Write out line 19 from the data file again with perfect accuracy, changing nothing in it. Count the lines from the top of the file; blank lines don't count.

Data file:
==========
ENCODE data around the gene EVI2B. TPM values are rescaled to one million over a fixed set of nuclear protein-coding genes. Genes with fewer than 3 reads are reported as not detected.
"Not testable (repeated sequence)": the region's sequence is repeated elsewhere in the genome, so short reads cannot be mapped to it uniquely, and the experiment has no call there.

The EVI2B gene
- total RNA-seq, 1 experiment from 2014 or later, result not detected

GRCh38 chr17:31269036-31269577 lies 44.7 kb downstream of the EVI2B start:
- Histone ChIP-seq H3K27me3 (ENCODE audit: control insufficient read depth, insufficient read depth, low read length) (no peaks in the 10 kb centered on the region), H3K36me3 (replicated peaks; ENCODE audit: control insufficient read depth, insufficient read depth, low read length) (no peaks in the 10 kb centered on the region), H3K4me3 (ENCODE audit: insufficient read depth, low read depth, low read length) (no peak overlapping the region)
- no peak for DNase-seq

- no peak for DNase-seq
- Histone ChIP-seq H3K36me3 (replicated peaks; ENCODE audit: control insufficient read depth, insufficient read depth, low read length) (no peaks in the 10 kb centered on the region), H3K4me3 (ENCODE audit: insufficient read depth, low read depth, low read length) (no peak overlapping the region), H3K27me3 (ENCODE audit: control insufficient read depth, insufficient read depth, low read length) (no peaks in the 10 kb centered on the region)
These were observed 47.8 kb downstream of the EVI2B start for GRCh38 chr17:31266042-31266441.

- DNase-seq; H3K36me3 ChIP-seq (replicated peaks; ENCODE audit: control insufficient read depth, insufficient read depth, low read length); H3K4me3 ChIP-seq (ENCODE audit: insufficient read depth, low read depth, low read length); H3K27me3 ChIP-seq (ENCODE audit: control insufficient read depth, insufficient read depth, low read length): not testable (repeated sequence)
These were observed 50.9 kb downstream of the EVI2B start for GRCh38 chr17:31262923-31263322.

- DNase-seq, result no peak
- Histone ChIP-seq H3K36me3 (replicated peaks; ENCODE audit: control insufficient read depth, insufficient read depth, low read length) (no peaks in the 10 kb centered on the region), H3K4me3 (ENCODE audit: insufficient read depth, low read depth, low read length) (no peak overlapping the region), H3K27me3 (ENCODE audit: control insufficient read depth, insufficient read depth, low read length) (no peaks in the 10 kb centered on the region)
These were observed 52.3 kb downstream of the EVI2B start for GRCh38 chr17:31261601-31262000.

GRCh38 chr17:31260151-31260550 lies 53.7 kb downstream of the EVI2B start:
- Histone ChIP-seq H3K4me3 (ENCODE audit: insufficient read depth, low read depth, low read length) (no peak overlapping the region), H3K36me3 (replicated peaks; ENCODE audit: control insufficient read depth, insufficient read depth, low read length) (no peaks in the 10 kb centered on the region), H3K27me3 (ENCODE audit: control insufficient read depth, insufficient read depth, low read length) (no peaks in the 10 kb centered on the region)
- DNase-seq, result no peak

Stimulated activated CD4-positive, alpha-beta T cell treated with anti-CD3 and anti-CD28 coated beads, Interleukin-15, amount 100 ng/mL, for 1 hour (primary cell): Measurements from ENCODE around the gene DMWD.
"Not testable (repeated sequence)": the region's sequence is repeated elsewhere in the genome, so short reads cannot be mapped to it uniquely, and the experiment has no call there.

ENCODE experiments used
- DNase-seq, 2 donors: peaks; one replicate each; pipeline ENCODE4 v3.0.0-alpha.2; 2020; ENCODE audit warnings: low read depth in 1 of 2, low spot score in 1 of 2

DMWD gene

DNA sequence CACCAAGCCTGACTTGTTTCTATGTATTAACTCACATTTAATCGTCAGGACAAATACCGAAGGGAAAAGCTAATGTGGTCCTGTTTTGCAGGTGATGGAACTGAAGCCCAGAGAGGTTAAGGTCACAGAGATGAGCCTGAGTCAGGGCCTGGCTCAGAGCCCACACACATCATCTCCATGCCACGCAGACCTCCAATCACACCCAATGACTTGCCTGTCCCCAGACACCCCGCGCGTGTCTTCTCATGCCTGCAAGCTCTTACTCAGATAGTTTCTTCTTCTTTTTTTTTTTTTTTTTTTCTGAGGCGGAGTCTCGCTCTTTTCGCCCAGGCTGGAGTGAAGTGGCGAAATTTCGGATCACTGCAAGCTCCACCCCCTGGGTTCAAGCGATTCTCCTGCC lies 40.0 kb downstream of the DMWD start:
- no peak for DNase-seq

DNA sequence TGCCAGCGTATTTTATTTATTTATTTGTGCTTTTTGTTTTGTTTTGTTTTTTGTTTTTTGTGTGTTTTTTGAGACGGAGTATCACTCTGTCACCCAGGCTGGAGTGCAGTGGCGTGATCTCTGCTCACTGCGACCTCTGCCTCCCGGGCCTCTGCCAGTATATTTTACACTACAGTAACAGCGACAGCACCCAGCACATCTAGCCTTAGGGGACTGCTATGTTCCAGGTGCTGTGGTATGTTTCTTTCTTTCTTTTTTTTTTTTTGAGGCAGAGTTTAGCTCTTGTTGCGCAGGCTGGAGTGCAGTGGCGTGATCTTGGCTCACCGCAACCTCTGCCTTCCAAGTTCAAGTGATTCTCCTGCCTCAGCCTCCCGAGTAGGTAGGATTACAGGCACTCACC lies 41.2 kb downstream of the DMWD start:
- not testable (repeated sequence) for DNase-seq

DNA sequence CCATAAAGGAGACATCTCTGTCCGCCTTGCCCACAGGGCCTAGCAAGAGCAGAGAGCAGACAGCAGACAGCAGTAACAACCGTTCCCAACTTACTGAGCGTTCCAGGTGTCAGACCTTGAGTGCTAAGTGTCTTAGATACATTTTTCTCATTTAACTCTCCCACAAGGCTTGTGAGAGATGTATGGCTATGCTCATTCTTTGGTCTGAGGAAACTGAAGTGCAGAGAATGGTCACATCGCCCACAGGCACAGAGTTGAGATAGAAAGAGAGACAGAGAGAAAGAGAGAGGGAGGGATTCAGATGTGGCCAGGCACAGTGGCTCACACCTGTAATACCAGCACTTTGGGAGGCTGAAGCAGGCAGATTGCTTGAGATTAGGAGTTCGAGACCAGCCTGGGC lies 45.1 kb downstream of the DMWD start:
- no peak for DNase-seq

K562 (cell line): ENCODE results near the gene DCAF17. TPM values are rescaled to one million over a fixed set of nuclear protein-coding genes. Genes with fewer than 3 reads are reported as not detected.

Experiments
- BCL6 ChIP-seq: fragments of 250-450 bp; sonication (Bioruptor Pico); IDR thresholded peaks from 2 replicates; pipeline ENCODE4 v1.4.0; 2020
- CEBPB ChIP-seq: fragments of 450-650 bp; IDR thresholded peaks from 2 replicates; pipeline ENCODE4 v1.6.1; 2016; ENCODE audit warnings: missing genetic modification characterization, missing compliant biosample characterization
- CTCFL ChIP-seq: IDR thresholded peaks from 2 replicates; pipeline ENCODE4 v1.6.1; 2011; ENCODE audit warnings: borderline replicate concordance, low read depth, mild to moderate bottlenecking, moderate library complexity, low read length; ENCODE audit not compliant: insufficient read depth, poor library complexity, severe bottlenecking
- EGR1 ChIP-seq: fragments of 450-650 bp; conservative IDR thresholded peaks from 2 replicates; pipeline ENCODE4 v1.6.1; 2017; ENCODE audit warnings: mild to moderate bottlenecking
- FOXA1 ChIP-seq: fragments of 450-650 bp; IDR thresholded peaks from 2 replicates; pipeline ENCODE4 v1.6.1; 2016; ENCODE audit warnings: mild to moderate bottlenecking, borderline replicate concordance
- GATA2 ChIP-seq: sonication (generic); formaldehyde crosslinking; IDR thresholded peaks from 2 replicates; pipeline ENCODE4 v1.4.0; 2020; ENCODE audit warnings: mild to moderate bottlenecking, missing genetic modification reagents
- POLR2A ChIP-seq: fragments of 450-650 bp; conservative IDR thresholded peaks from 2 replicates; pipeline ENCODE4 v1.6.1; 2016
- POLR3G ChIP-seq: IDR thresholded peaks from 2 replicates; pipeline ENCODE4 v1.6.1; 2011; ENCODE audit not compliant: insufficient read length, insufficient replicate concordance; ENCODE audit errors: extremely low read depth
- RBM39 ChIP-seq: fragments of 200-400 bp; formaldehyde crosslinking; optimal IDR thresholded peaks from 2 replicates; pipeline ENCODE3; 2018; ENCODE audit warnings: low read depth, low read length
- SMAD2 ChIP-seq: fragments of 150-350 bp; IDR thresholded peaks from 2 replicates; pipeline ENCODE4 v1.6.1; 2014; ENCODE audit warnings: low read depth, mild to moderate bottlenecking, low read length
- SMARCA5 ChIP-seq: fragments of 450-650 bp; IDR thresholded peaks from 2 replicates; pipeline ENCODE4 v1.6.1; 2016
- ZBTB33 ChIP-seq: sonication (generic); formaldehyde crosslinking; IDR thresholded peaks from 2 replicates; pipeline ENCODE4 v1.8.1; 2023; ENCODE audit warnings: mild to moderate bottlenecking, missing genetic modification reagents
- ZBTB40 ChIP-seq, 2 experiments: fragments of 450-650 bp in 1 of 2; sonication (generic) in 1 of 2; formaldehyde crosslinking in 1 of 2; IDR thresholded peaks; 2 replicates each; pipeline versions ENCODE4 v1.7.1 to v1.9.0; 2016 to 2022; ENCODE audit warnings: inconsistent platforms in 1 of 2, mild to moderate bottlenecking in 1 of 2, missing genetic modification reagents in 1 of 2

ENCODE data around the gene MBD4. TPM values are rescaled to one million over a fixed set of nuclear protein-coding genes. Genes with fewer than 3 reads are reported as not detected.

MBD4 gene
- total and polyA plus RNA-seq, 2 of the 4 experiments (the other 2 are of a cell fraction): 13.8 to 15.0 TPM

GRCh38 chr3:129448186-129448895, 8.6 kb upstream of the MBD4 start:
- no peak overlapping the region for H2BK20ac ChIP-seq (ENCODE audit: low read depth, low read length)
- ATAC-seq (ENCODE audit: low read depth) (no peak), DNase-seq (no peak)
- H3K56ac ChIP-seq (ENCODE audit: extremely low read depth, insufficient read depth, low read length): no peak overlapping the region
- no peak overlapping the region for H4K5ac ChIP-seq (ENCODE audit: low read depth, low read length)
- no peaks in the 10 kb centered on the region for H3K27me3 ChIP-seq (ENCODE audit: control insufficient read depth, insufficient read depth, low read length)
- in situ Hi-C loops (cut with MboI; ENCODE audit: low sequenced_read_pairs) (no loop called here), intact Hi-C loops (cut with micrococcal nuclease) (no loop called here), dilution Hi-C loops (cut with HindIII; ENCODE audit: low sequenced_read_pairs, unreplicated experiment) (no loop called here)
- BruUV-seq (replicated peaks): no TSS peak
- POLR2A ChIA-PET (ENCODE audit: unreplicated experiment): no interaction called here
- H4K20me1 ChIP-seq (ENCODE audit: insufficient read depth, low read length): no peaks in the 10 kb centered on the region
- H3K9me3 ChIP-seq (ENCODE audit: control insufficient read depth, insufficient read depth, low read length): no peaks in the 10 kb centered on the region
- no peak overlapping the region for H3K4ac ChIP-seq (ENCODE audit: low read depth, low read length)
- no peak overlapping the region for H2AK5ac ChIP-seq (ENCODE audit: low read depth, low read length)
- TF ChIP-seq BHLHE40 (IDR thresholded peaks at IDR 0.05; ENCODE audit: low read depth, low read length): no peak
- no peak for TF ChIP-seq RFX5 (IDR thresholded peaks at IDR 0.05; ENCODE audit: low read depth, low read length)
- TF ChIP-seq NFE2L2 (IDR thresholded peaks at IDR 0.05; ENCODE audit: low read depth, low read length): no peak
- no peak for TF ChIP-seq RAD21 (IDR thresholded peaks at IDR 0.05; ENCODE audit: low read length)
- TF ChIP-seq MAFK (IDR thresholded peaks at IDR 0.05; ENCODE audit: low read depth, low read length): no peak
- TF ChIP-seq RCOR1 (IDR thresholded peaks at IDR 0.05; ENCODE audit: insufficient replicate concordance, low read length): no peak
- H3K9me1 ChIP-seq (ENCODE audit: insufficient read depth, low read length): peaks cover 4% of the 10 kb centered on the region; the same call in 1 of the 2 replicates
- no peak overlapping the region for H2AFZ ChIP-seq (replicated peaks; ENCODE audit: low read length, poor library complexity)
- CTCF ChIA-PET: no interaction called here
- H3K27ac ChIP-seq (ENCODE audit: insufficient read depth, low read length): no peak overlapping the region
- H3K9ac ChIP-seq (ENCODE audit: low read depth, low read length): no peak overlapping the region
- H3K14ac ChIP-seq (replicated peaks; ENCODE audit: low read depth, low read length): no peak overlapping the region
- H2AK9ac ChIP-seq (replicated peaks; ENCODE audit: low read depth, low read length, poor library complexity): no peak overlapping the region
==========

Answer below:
Stimulated activated CD4-positive, alpha-beta T cell treated with anti-CD3 and anti-CD28 coated beads, Interleukin-15, amount 100 ng/mL, for 1 hour (primary cell): Measurements from ENCODE around the gene DMWD.